Asplenium bulbiferum

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Asplenium bulbiferum
Asplenium bulbiferum Pengo.jpg
Scientific classification e
Kingdom: Plantae
Division: Pteridophyta
Class: Polypodiopsida/Pteridopsida
Order: Polypodiales
Family: Aspleniaceae
Genus: Asplenium
Species: A. bulbiferum
Binomial name
Asplenium bulbiferum

Asplenium bulbiferum, known as mother spleenwort, is a fern species native to New Zealand only. It is also called hen and chicken fern and, in the Māori language, pikopiko, mouku or mauku. Its fronds are eaten as a vegetable. It is often confused with A. gracillimum which is a fern species native to both New Zealand and Australia. Earlier literature refers to the Australian plants as Asplenium bulbiferum s.sp. gracillimum.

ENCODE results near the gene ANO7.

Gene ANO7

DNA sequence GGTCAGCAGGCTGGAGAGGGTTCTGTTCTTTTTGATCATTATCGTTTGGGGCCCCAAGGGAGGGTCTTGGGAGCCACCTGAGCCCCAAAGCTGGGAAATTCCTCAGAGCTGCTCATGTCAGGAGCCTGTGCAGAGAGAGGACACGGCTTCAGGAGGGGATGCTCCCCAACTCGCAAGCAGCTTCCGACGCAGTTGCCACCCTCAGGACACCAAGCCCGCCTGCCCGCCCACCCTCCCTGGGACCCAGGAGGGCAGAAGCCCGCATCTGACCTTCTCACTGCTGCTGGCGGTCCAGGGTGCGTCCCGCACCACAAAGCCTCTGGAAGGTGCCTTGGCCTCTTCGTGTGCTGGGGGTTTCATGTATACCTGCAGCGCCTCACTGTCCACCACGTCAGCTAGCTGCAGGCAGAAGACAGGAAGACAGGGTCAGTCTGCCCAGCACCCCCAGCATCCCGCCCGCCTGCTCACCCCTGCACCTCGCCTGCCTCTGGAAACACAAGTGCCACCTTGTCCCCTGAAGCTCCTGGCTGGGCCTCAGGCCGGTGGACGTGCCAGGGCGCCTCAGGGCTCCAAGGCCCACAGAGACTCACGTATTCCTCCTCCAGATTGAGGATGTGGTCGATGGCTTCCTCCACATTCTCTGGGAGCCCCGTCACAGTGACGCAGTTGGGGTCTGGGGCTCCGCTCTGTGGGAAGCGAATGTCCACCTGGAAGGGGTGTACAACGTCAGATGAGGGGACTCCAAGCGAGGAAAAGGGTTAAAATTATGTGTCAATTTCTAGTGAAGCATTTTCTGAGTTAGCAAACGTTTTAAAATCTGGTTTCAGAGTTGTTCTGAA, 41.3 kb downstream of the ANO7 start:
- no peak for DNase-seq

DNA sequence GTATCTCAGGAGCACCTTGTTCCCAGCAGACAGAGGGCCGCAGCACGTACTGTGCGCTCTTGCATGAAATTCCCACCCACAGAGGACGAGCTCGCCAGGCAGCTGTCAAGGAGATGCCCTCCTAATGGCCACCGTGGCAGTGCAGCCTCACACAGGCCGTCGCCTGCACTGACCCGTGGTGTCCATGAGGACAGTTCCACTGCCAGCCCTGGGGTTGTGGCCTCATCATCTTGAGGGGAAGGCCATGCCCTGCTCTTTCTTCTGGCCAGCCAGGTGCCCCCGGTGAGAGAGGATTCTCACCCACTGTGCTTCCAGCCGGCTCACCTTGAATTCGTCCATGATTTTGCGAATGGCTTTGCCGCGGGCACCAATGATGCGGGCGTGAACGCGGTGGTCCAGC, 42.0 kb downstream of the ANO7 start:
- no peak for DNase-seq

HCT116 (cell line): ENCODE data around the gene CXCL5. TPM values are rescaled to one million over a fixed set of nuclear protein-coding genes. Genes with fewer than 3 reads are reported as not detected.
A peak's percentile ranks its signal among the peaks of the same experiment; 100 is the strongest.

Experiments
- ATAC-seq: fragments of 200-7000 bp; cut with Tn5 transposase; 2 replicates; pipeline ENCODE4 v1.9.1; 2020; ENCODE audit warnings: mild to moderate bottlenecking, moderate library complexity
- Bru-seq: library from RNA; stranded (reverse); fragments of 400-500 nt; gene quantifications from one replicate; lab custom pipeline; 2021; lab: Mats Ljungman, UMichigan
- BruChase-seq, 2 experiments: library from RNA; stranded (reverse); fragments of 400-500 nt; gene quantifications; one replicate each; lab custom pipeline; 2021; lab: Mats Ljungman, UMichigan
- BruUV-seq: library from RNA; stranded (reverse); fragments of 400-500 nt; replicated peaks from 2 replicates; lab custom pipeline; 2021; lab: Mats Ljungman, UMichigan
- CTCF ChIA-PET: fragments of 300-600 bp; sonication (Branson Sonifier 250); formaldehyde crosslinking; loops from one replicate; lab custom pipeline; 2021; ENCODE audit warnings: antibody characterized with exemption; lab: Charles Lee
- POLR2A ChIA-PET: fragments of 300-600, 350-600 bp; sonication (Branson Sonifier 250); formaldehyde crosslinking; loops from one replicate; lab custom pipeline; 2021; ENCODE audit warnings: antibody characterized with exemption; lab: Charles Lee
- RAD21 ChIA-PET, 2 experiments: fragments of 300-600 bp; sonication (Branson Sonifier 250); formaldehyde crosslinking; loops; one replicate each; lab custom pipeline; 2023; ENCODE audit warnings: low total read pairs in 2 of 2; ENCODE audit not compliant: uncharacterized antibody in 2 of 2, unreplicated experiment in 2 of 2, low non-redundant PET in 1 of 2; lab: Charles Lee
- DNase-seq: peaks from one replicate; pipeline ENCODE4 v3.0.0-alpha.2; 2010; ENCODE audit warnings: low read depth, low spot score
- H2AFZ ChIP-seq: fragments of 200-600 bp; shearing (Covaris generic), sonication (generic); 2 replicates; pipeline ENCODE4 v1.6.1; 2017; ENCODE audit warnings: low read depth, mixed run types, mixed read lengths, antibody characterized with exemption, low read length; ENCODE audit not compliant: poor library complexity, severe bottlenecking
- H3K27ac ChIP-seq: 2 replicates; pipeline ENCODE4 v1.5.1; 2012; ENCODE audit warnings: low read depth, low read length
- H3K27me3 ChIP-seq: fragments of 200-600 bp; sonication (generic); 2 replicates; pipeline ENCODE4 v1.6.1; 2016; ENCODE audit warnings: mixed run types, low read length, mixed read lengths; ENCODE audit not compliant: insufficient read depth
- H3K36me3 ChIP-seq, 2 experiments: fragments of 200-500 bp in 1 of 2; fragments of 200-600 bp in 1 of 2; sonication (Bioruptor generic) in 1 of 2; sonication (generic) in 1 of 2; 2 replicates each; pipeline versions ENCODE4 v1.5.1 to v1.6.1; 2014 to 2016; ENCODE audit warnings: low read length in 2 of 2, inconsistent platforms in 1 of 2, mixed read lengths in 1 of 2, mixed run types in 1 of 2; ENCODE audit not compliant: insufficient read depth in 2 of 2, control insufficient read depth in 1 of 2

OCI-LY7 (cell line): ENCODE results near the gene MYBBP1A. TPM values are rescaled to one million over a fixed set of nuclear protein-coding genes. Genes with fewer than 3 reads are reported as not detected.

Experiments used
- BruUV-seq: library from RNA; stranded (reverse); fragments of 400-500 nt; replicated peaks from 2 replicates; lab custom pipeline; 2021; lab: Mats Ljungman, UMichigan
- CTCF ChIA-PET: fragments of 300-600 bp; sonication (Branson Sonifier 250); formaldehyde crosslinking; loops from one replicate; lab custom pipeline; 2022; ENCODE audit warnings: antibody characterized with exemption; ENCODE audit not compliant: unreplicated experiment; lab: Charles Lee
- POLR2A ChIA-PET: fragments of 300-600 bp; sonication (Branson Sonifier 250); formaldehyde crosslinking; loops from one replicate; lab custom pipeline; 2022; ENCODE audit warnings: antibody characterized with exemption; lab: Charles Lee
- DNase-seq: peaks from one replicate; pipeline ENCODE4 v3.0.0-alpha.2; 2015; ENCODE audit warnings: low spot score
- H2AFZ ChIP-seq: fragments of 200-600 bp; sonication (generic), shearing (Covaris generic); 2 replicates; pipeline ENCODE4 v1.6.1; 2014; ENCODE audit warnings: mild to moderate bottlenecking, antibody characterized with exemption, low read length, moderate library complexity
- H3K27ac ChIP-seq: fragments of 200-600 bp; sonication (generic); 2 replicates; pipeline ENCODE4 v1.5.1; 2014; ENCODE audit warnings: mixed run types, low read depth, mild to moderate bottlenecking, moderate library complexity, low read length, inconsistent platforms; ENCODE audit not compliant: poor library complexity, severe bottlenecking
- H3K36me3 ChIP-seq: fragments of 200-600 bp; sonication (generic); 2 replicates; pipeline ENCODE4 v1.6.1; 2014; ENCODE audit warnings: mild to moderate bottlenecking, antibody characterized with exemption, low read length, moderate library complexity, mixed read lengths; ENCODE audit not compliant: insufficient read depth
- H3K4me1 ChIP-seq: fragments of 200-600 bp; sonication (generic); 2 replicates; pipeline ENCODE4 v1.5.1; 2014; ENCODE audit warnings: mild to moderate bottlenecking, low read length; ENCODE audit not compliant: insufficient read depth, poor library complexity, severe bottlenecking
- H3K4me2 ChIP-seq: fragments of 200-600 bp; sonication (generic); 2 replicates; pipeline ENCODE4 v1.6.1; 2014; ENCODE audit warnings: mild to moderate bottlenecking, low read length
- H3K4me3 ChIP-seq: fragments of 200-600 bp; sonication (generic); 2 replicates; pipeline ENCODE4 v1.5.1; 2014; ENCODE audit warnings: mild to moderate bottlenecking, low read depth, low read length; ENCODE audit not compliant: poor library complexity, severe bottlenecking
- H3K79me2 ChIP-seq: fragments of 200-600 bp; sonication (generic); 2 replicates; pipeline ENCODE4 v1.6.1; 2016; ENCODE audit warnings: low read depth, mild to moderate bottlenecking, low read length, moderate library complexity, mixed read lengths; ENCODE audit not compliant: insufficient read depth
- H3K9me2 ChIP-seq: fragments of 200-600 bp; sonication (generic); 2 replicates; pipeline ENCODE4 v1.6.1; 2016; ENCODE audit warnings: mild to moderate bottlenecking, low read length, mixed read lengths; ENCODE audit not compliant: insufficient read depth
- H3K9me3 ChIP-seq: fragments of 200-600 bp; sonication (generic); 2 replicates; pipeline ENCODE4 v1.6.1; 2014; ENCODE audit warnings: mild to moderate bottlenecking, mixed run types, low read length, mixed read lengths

Hen and chicken ferns grow small bulbils on top of their fronds. Once grown to about 5 cm (2 in), these offspring fall off and, provided the soil they land in is kept moist, develop a root system and grow into new ferns. This additional means of reproduction can be employed with greater ease than propagation by spores. The related species A. viviparum has a similar mode of reproduction.

The hen and chicken fern commonly grows in most bush areas in New Zealand and is also commercially grown and sold. It thrives in many situations from shade to partial sunlight, and is also suitable and popular as an indoor plant, including areas with low light.

New plantlets forming at the end of the fronds of the Mother spleenwort